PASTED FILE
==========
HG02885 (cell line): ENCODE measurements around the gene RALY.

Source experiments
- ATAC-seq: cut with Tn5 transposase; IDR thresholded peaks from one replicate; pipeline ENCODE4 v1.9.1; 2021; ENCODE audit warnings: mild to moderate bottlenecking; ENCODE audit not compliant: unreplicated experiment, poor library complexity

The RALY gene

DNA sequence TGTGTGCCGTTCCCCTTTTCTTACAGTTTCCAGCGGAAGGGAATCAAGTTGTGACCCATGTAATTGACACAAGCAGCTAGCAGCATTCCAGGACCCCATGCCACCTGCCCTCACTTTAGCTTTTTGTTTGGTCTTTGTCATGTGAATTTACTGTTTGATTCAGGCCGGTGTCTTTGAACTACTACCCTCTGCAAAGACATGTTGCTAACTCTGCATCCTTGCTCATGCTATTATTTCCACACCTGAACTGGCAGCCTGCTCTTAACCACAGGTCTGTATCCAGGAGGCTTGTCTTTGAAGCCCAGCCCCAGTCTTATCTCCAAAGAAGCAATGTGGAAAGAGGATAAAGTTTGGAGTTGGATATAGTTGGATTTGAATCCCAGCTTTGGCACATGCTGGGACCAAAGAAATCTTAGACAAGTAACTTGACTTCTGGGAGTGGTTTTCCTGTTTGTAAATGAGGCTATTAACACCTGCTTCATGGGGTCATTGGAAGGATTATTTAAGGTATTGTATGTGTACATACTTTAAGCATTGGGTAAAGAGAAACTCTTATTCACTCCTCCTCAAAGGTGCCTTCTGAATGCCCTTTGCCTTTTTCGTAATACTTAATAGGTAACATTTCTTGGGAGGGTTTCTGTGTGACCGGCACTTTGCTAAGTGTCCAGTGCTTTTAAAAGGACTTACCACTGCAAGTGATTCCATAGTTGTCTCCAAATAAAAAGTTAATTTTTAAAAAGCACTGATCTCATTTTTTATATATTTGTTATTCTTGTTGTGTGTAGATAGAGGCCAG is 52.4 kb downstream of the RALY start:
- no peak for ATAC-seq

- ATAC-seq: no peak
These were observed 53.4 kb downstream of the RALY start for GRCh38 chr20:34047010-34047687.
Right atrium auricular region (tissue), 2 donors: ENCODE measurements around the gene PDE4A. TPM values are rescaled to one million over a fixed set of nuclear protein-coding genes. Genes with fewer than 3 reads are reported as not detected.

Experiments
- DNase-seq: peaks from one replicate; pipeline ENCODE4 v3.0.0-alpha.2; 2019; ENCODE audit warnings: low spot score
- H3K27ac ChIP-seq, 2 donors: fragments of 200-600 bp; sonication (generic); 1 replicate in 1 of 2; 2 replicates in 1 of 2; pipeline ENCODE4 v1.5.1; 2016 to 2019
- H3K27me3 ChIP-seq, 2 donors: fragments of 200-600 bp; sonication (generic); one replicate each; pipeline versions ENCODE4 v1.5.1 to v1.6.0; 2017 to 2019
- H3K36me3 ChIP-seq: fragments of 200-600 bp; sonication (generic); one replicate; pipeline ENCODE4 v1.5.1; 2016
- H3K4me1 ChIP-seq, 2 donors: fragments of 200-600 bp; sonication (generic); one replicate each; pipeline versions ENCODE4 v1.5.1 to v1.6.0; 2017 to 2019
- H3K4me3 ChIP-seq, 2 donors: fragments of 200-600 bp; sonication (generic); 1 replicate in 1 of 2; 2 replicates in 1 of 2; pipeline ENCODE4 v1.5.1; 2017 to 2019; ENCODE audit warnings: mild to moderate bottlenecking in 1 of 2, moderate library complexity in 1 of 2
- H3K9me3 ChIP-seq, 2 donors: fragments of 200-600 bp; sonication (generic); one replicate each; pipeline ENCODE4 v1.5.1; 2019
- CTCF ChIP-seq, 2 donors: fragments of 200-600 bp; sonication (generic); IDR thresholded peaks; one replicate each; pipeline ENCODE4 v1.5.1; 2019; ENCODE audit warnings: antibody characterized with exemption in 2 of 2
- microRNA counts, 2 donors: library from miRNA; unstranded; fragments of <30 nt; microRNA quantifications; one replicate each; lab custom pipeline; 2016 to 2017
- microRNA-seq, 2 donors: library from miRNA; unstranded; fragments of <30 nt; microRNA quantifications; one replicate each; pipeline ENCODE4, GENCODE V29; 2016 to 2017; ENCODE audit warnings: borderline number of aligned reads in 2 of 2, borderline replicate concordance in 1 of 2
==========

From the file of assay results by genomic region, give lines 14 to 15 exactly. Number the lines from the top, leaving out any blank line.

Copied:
- H3K36me3 ChIP-seq: fragments of 200-600 bp; sonication (generic); one replicate; pipeline ENCODE4 v1.5.1; 2016
- H3K4me1 ChIP-seq, 2 donors: fragments of 200-600 bp; sonication (generic); one replicate each; pipeline versions ENCODE4 v1.5.1 to v1.6.0; 2017 to 2019